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Publisher's Summary

*One of Oprah Daily’s Most Anticipated Historical Fiction Novels That Will Sweep You Away*

“Michaela Carter’s training as a poet and painter shines through from the first page of this vivid, gorgeous novel based on the lives of Leonora Carrington and Max Ernst. Told with all the wild magic and mystery of the Surrealists themselves, Leonora in the Morning Light fearlessly illuminates the life and work of a formidable female artist.” (Whitney Scharer, best-selling author of The Age of Light)

For fans of Amy Bloom’s White Houses and Colm Tóibín’s The Master, a “gorgeously written, meticulously researched” (Jillian Cantor, best-selling author of Half Life) novel about Surrealist artist Leonora Carrington and the art, drama, and romance that defined her coming-of-age during World War II.

1940. A train carrying exiled German prisoners from a labor camp arrives in southern France. Within moments, word spreads that Nazi capture is imminent, and the men flee for the woods, desperate to disappear across the Spanish border. One stays behind, determined to ride the train until he reaches home, to find a woman he refers to simply as “her.”

1937. Leonora Carrington is a 20-year-old British socialite and painter when she meets Max Ernst, an older, married artist whose work has captivated Europe. She follows him to Paris, into the vibrant world of studios and cafes where rising visionaries of the Surrealist movement like Andre Breton, Pablo Picasso, Lee Miller, Man Ray, and Salvador Dali are challenging conventional approaches to art and life. Inspired by their freedom, Leonora begins to experiment with her own work, translating vivid stories of her youth onto canvas and gaining recognition under her own name. It is a bright and glorious age of enlightenment - until war looms over Europe and headlines emerge denouncing Max and his circle as “degenerates,” leading to his arrest and imprisonment. Left along as occupation spreads throughout the countryside, Leonora battles terrifying circumstances to survive, reawakening past demons that threaten to consume her.

As Leonora and Max embark on remarkable journeys together and apart, the full story of their tumultuous and passionate love affair unfolds, spanning time and borders as they seek to reunite and reclaim their creative power in a world shattered by war. When their paths cross with Peggy Guggenheim, an art collector and socialite working to help artists escape to America, nothing will be the same.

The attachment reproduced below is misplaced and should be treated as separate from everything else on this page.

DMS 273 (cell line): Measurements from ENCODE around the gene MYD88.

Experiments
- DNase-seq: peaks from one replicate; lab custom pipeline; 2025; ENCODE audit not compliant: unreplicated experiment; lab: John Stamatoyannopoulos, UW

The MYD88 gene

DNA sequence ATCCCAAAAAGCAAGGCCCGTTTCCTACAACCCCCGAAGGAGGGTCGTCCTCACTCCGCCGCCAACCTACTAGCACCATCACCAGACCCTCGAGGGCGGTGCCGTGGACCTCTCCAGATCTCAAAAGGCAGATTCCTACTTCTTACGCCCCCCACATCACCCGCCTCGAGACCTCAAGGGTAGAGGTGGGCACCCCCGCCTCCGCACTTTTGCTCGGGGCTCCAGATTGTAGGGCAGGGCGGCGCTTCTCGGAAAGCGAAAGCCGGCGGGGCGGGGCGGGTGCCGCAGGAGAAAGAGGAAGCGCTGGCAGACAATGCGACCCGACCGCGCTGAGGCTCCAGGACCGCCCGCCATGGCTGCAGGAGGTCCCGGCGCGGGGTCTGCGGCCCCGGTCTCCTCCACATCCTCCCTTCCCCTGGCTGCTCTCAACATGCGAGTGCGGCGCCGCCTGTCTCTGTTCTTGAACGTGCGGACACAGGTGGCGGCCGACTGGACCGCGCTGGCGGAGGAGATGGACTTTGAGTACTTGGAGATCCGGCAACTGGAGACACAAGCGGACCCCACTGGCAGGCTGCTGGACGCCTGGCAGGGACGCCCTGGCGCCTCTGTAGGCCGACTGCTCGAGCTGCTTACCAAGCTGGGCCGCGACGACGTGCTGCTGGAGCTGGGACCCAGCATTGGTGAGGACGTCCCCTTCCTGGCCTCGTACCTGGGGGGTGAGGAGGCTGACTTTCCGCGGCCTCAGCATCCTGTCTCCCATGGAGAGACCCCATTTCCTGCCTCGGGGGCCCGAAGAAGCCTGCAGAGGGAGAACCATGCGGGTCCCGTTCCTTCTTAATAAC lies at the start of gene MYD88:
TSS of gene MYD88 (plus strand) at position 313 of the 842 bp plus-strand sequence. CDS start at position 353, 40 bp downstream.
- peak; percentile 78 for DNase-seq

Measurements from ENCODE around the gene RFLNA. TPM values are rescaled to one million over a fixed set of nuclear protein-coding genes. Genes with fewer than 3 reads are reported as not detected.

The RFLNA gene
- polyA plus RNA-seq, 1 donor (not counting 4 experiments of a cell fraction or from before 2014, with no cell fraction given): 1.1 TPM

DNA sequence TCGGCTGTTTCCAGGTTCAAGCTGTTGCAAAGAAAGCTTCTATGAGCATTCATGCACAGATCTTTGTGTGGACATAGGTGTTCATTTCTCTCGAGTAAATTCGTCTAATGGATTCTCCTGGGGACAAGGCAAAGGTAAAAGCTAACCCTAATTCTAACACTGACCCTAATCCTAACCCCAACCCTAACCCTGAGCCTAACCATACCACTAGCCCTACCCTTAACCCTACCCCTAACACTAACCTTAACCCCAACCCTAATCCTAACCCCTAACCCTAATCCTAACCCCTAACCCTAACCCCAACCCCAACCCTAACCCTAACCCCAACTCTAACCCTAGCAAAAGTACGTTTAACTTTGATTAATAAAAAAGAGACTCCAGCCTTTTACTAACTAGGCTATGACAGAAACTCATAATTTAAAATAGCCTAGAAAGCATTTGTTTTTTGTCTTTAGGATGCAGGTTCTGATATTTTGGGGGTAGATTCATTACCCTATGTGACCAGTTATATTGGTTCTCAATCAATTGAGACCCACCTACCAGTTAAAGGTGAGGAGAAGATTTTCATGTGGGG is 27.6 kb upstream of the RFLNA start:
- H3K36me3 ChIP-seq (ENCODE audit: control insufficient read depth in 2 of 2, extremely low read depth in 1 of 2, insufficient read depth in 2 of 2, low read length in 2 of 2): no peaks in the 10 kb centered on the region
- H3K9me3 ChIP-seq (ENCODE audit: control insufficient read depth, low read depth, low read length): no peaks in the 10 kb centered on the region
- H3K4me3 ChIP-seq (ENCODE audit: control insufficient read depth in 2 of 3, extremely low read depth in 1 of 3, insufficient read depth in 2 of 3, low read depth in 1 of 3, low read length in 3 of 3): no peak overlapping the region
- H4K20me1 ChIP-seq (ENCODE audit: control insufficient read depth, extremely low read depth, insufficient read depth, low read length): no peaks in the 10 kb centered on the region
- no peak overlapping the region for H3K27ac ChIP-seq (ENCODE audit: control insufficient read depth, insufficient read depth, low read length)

Based on true events and historical figures, Leonora in the Morning Light is “a deeply involving historical tale of tragic lost love, determined survival, the sanctuary of art, and the evolution of a muse into an artist of powerfully provocative feminist expression” (Booklist, starred review).

©2021 Michaela Carter. All rights reserved. (P)2021 Simon & Schuster, Inc. All rights reserved.

What listeners say about Leonora in the Morning Light

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  • Overall
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Beautiful story - star crossed lovers

This story was so beautifully written and inspired so much intrigue. I looked up Leonora and Max, Peggy…I found out so much more about this enigmatic woman whom I’d never heard of thanks to this novel. I also became intrigued by Peggy Guggenheim, who is featured in another book I read recently. I appreciated the detail and creative license the author took with the story. I loved the narrator for Leonora, usually like Cassandra Campbell well enough, but I didn’t care for the narrator for Max. He was tolerable but not great. Overall, though, a really well-told historical-based novel.

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Leonoras story at last

Not a dry biography but the amazing life of her and Ernst come to life. I read everything I could find too. Like Casablanca, only this is for real. Thank you the well balanced and not-surreal telling of it. “Here’s looking at you kid, we’ll always have St. Martins Ardèche.

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Beautiful story

I loved everything about this book. Could not stop listening, and so sad when it ended.

Highly recommended!!

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Enchanting

I found this story enchanting. I have taken a week since listening to it to digest the story. I love Lenora Carrington her work is unusual and odd. Her short stories are also strange, surreal, fascinating.

One critique is that the descriptions of her mental health issues went on too long. Although the descriptions seemed accurate.

I found the rest of the story more interesting. Her relationship with Max Ernst was certainly passionate and loving but doomed like young love often is. I liked the book very much.

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famous names..

Im listening to this name dropping book and its super hard to listen too. i hate books that use famouse peoples names or personas to sell a storyline. didnt like it. fell flat for me

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For art historians

This was a 3.5 star read for me...I listened to this and with a view through surrealism and the coming war...comes the story of Max Ernst and Leonora Carrington and the immersions into the subconscious vision of art!